Thursday, July 21, 2011

Pitchfork Music Festival 2011 Blow Out

I know it has been quite a while since my last post - one week to be precise - but between my Harry Potter all day marathon and going to Pitchfork Music Festival 2011 last weekend I have been searching frantically for free time to absolutely no avail. But the time to recover has occurred and I am back, ready to recap all of my fantastic journeys in to the great vast world of not the internet! So join me, why don't you as we take a marvelous journey to the Windy City of Chicago in the great state of Illinois. We can listen to some music, look at a couple of pictures, and get a feel for all of the activities that made 2011's Pitchfork Music Festival so damn incredible!

Friday July 15th

The first day of the festival is the shortest day, with the gates opening at 3 in the afternoon and closing after the headliner finishes somewhere around 10 at night. However, just because the day was short did not mean it was more packed with excitement and incredible acts. At 3:30 stellar singer/songwriter/amazing EMA was my first show at the Red Stage. She has made my Top Tracks list (#4) twice and my Top Albums list (#3) once so far for 2011, and even though her music is a bit manic and slower than what you may expect to lead off a festival I thought her performance was incredible. She played a number of my favorite tracks, interacted with the audience in a way that few other performers did, and generally was a fantastic way to set the tone for the rest of the weekend. Which was good because I didn't want to get overly pumped up, as I made my way over to the Blue Stage for the rest of the day.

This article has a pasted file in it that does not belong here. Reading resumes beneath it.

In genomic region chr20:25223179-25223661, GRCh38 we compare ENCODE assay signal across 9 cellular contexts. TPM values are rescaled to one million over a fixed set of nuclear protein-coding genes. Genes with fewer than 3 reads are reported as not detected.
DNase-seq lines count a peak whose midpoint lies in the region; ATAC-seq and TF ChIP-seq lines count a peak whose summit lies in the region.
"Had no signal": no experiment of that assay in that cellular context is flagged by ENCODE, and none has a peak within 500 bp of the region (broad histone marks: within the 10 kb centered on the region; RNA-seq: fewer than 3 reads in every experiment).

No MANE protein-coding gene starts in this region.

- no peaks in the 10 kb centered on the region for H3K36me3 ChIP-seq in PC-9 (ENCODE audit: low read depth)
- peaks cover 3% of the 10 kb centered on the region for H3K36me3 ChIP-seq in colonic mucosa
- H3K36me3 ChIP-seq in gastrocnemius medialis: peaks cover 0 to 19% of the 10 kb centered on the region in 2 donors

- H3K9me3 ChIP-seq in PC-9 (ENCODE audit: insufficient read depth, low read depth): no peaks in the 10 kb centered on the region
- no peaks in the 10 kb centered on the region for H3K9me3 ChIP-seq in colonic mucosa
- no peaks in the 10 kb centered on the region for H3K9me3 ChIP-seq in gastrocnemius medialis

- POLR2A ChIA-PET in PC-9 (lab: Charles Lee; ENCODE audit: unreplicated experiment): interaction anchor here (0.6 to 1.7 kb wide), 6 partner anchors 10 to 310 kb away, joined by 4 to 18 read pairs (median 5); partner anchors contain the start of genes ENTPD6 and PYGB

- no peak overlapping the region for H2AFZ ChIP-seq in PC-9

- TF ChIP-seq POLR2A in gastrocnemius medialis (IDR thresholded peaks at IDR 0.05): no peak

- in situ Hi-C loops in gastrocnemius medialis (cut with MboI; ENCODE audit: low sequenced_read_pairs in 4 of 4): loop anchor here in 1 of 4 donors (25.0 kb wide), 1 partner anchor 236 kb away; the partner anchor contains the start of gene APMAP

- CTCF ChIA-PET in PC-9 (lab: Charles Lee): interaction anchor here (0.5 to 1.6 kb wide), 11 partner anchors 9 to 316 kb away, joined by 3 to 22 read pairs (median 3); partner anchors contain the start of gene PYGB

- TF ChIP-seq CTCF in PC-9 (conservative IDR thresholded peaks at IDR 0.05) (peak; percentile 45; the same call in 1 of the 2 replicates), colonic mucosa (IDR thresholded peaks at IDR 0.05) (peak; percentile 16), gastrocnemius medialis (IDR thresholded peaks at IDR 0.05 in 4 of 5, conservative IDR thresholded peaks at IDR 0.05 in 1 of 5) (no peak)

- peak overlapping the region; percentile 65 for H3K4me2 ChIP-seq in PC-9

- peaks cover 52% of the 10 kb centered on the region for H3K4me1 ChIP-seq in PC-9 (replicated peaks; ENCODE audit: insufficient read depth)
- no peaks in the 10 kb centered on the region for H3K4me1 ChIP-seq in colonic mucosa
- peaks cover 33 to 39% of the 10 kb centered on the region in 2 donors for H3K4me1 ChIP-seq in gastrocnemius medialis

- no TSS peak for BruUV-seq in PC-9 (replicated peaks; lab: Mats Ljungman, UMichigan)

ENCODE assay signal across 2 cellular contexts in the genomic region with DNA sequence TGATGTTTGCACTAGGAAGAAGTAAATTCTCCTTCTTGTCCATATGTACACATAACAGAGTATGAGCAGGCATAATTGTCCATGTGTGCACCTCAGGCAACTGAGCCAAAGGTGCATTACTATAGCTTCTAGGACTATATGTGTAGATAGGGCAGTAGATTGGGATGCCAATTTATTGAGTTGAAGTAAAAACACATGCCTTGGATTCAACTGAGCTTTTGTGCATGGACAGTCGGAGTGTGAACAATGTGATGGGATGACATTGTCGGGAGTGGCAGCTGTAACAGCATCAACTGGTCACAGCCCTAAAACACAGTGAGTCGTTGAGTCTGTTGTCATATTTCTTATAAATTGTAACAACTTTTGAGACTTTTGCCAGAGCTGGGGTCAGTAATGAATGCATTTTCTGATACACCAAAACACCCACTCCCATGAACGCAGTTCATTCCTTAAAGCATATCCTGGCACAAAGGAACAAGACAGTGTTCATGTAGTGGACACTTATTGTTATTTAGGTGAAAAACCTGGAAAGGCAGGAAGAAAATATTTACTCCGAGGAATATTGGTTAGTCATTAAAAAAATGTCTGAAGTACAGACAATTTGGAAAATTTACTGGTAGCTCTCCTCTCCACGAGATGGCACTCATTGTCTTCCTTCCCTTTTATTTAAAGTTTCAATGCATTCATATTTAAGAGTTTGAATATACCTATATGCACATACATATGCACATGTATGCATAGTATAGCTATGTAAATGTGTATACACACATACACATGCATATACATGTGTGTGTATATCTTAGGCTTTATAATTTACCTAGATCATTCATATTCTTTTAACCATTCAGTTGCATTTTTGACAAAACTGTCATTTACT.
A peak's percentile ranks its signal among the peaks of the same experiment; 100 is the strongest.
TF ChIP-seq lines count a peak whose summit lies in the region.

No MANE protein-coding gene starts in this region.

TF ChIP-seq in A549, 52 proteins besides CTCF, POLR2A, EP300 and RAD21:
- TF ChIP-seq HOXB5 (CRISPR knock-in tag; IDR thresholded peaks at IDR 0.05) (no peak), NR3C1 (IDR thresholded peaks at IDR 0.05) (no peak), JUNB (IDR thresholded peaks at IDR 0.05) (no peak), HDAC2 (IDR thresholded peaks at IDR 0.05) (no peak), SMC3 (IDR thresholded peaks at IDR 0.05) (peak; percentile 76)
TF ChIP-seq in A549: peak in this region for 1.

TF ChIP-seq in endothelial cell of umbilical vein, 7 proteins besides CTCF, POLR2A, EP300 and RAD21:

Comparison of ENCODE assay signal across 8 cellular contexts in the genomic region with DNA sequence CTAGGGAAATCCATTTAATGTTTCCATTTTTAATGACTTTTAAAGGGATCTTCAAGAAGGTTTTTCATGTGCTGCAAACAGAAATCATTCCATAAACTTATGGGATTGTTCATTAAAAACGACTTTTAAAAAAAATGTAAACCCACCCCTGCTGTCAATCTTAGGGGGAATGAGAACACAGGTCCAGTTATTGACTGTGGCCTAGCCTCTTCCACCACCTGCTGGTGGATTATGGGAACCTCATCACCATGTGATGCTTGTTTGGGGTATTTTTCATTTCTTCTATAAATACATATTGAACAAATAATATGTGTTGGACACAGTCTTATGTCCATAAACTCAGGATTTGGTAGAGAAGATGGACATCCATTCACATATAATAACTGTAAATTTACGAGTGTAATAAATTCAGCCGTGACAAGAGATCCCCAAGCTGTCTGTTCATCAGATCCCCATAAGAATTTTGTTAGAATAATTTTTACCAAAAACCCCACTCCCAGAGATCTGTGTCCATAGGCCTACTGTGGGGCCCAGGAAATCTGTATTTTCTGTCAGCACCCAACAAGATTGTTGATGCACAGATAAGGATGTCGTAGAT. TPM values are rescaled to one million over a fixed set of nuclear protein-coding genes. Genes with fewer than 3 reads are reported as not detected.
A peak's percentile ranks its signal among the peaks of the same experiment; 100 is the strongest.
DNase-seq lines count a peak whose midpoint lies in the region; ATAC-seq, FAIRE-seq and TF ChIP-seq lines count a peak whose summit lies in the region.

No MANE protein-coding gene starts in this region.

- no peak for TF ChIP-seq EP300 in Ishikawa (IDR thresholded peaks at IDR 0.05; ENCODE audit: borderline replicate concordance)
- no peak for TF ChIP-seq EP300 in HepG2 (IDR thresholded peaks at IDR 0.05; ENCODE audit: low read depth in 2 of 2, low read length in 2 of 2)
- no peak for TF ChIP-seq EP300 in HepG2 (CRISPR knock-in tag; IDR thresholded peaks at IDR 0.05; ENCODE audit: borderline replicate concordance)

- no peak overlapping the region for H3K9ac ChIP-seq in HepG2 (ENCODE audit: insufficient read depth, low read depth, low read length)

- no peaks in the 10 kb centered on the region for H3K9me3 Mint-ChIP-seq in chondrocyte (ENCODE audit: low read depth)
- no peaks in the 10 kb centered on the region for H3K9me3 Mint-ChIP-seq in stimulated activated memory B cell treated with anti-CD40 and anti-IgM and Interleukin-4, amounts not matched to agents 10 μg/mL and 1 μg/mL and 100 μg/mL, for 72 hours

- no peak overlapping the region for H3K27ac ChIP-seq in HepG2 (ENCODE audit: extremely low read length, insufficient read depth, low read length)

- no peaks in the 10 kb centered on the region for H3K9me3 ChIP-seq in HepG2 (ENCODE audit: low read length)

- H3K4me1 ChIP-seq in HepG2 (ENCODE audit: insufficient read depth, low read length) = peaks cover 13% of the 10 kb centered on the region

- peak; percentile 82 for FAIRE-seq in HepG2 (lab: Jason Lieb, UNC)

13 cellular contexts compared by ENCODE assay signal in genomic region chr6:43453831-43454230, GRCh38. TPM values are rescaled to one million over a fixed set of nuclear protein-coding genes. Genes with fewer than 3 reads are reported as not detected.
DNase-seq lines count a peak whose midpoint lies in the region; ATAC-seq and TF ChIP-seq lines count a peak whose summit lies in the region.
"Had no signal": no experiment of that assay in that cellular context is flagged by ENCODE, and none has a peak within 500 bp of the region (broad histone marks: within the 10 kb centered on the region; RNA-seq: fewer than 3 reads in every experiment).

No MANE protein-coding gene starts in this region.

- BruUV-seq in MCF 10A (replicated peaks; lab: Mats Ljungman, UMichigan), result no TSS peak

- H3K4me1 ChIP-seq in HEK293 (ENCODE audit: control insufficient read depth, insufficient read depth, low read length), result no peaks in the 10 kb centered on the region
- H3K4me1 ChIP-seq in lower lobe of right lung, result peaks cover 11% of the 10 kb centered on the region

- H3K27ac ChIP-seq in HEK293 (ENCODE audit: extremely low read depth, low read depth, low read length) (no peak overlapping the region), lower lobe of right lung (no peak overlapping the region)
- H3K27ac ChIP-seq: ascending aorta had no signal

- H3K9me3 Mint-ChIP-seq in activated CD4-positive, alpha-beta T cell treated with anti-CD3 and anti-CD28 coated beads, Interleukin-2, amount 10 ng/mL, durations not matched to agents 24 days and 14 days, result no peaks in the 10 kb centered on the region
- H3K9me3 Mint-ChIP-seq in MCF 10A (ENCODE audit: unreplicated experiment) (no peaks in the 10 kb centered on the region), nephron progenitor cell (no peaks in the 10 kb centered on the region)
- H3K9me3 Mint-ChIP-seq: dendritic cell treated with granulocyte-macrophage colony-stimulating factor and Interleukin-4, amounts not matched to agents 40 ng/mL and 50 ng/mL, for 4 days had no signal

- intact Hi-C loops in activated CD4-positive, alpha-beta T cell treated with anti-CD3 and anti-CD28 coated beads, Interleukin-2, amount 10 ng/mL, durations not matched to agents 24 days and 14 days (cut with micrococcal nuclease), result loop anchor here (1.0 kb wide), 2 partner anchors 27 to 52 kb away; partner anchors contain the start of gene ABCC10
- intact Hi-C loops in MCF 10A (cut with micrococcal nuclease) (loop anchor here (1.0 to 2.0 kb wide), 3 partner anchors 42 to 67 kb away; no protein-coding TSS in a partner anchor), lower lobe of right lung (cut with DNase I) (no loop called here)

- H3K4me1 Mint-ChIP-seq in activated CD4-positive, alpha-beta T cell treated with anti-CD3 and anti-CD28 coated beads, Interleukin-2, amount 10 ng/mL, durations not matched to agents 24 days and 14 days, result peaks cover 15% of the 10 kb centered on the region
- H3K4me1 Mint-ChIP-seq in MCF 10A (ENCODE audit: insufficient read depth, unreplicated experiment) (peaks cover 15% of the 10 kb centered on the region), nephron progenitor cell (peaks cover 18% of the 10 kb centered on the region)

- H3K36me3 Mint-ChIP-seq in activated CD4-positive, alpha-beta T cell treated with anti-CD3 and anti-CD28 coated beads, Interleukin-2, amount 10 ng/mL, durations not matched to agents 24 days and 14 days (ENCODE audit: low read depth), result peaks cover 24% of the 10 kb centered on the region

Why did I post up at the Blue Stage? Because right after EMA finished, another of this year's best music makers (#1 Track, #4 Album), tUnE-yArDs were set to take the stage. That show ratched up the energy tenfold, and though I was skeptical of how their sound would translate, the air filled with a wonderful mix of sounds. Though the energy, and the sounds as well I suppose, stayed, the air soon filled with clouds of smoke as famed weed rapper Curren$y followed up the much more laid back band. Rap shows can be hit or miss, but the way he played to the crowd, packing in as much rapping as possible, made for another great show on the day. Sadly, that spilled over in to the day's weakest performance thanks to Das Racist. The hip-hop duo have made some fun albums, but half of their show was split with a special guest and the rest of the time the majority of their lyrics were inaudible. However, about halfway through their performance I caught a glimpse behind the stage and saw one of the day's headliner's listening. And a few moments later, when Das Racist finished performing, James Blake took to the stage and proceeded to destroy my mind. Making use of heavy bass, the wunderkind music superstar literally made my nose vibrate. To soak in the crowd's silence as Blake took us on an aural journey was awe inspiring. Since I was at Blake, and tired, I did not get a great spot for the day's big headliner: Animal Collective, but what I heard of their set on my way back to the hotel slightly early was also fantastic.

Best of the Day: EMA just barely edges out James Blake for the day's top spot. Her set allowed her to display such raw talent, emotion, and poise that I was saddened she had to cut out one song from her set list.

Saturday July 16th

Today was a more laid back day, as I only wanted to see a couple of the bands performing. I mostly bounced around between the three stages this day and took in the atmosphere. The one show that I did make sure to have a great spot for though was Destroyer. And I was glad I did, because they put on a magical performance that seemed to come at the perfect time of the day. Just as the breeze was building up and the heat was breaking, the vocals washed over the audience. That night's headlining acts all offered a different kind of energy as well. DJ Shadow pumped out some nice beats, though his music is not exactly what I listen to, so instead I went over to see Zola Jesus. Though I was far away for her, she was exciting to watch and I certainly need to check out more of her music. Of my regrets on the day, I wish I had stayed for the entirety of her time on stage. But I left early to see some of Fleet Foxes on the green stage. For being so far away I was shocked at how clear the songs came through. Since the band is so vocally heavy I felt like I would miss a lot without a good spot, but from the middle of the crowd I found their performance to be mostly excellent as well.